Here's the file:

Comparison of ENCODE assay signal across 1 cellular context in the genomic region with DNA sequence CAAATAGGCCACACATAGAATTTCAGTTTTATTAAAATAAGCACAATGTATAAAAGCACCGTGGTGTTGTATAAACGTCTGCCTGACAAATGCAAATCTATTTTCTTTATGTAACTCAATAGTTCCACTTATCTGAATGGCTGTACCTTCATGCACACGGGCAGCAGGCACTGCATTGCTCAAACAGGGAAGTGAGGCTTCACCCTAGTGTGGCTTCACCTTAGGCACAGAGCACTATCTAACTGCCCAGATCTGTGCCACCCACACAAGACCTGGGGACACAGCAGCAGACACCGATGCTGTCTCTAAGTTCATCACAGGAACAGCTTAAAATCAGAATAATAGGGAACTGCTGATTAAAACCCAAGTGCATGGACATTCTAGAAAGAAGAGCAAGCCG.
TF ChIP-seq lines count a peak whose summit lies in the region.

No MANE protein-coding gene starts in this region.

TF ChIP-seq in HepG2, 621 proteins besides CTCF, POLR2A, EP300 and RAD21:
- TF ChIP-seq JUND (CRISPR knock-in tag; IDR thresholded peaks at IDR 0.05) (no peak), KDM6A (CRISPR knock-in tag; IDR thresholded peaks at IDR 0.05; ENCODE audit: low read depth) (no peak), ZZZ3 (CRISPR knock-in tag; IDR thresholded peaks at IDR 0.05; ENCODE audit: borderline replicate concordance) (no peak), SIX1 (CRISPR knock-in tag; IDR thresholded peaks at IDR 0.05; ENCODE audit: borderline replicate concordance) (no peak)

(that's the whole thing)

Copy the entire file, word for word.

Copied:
Comparison of ENCODE assay signal across 1 cellular context in the genomic region with DNA sequence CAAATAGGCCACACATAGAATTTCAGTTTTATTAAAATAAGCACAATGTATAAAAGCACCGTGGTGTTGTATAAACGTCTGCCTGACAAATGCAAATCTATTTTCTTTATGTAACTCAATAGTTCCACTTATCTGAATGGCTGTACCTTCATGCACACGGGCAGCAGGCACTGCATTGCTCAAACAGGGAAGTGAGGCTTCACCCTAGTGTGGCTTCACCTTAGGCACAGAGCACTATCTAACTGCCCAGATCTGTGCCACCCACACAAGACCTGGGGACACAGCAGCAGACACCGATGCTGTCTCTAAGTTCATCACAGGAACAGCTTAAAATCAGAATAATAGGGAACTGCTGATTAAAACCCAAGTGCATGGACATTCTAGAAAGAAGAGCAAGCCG.
TF ChIP-seq lines count a peak whose summit lies in the region.

No MANE protein-coding gene starts in this region.

TF ChIP-seq in HepG2, 621 proteins besides CTCF, POLR2A, EP300 and RAD21:
- TF ChIP-seq JUND (CRISPR knock-in tag; IDR thresholded peaks at IDR 0.05) (no peak), KDM6A (CRISPR knock-in tag; IDR thresholded peaks at IDR 0.05; ENCODE audit: low read depth) (no peak), ZZZ3 (CRISPR knock-in tag; IDR thresholded peaks at IDR 0.05; ENCODE audit: borderline replicate concordance) (no peak), SIX1 (CRISPR knock-in tag; IDR thresholded peaks at IDR 0.05; ENCODE audit: borderline replicate concordance) (no peak)